An Innovative Approach to Innovation

Is your approach to innovation, for lack of a better word, innovative? Leading highly impactful innovation programs is almost half the job of today’s CIO, so even a modest attempt at trying something new is worth its weight in gold. Here to put things into perspective with five, one-size-fits-all tactics is CIO UK’s Chris Eversfield.

5 Truths of Successful Innovators

  1. Innovation is not invention.
  2. The CIO doesn’t own it.
  3. Reflecting the customer
  4. Creativity is often methodical.
  5. Money is both means and end.

Not every innovation changes the world per se. Most are just the novel application of an old idea. It’s important for CIOs to understand that innovation is not invention. It’s not about starting from scratch. Some innovations will be low-stakes, low-cost, and low-impact. Others will be transformative and risky. And none will be wholly owned by the CIO or IT:

The impact of a successful innovation initiative will have wide reaching benefits but for long term success innovation should not and must not be exclusively driven by those holding the technology agenda. We may be the custodians of an initiative and have a more substantial role than many in deploying solutions but fundamentally in my experience for ‘innovative’ approaches to really succeed they must be driven by an underlying organisation need and strong functional sponsors who will support, celebrate and adopt the fruits of all your hard earnt labours in their own areas. Frankly, there is little point the CIO and their team crafting a new tool for the Operations team if they aren’t going to use it.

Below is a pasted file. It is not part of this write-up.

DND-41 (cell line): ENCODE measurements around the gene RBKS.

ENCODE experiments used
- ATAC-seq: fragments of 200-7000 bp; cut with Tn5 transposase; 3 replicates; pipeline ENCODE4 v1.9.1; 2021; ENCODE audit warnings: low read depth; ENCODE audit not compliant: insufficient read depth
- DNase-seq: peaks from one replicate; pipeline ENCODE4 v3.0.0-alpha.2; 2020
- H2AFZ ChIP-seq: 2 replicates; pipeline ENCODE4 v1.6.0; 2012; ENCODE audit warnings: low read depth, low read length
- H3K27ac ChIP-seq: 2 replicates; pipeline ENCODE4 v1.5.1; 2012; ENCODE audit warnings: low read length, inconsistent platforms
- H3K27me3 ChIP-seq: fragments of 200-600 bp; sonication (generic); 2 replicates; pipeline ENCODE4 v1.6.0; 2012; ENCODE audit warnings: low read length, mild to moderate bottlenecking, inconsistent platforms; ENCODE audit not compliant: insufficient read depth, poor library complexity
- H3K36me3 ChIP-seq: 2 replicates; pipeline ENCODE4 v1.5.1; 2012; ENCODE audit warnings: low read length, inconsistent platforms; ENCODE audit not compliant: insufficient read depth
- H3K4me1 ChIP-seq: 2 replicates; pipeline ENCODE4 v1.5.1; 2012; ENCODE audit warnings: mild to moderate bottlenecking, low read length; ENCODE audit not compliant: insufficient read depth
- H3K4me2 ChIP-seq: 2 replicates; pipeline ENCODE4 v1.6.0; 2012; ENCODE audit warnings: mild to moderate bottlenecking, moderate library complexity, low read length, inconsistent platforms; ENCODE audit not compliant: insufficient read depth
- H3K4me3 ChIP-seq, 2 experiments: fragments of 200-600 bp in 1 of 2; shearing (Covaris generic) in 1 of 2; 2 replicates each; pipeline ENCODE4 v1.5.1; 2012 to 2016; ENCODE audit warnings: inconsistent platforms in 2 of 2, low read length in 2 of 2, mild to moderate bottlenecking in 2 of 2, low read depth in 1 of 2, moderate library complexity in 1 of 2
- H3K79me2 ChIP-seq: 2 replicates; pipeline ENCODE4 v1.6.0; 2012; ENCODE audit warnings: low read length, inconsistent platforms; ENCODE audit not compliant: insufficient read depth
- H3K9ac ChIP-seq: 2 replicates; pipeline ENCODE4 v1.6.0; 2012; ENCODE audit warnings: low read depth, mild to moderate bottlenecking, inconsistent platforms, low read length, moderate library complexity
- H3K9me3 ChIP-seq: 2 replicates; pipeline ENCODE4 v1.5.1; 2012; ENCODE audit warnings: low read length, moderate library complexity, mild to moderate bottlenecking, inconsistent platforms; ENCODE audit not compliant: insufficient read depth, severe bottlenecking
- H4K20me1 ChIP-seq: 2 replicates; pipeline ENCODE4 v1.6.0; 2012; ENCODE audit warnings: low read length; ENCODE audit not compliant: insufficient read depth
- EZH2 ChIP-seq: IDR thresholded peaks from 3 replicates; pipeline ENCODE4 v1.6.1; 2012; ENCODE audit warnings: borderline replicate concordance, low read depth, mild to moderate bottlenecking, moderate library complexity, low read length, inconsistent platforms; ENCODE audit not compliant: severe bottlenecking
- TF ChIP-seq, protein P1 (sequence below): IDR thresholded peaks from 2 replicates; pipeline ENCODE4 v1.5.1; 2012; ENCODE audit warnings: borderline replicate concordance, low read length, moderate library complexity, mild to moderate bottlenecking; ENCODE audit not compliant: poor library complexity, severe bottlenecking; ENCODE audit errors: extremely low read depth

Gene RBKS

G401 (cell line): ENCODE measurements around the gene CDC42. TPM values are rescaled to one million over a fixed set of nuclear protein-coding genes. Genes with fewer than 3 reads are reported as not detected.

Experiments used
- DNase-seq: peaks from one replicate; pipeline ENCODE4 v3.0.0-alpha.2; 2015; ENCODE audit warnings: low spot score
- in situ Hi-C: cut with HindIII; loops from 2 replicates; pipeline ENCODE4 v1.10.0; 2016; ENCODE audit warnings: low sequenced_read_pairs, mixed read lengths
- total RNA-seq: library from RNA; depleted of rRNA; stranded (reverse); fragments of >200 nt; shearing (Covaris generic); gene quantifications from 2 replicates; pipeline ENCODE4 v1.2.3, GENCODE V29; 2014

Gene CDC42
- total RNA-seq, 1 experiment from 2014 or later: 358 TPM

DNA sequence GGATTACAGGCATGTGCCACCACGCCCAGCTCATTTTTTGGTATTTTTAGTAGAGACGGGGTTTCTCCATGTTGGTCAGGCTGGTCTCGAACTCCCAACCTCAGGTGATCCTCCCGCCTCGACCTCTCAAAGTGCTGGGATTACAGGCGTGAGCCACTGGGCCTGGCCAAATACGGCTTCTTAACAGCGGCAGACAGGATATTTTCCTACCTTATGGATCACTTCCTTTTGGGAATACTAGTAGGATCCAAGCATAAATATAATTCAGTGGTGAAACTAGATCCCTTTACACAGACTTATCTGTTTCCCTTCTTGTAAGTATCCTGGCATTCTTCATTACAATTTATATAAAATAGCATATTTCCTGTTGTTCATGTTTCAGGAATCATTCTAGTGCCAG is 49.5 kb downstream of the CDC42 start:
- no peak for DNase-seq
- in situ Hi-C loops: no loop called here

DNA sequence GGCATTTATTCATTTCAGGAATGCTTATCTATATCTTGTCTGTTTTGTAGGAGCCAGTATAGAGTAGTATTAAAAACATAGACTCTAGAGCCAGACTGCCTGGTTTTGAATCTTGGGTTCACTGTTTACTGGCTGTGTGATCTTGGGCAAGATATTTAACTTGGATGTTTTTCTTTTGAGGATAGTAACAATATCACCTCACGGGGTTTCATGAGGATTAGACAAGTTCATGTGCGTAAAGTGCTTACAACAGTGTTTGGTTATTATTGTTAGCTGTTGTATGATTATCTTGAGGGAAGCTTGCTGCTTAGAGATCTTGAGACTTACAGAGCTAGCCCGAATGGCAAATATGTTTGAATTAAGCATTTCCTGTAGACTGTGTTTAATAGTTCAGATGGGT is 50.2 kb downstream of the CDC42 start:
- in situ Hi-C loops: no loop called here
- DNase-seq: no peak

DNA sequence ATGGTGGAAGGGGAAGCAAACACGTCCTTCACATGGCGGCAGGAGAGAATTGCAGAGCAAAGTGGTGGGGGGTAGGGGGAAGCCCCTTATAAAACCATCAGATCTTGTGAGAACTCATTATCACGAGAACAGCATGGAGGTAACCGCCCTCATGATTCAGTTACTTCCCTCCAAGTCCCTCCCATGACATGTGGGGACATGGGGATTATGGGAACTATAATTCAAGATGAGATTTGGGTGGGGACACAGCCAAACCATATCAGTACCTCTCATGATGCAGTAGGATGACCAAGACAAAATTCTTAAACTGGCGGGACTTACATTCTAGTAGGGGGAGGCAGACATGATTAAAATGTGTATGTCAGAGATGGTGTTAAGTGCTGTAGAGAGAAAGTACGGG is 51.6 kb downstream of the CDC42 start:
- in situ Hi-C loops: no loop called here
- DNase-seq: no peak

The best ideas, in fact, come from the customer, and a successful innovation may simply require the effective regurgitation of their wishes in the form of a new tool or streamlined process. Cast a wide net, as the best ideas may lie outside of the organization or in the ‘great beyond’ of academia. Have you considered crowdsourcing lately?

For the CIO who commands his team to “have ideas daily” there is little hope. The creative process is often not as spontaneous or whimsical as one might suppose. There’s often a formalized application of trial and error at work in organizations that excel at innovation.

Oh, and did I mention these initiatives cost money? Decidedly, at least half the effort of innovation for the CIO requires rounding up the necessary funding, wrestling an adequate budget to the floor. Aside from attaining financial means, there needs to be a justification for innovation in the form of financial ends. If the improvement cannot be monetized for the business, just exactly what is being improved?

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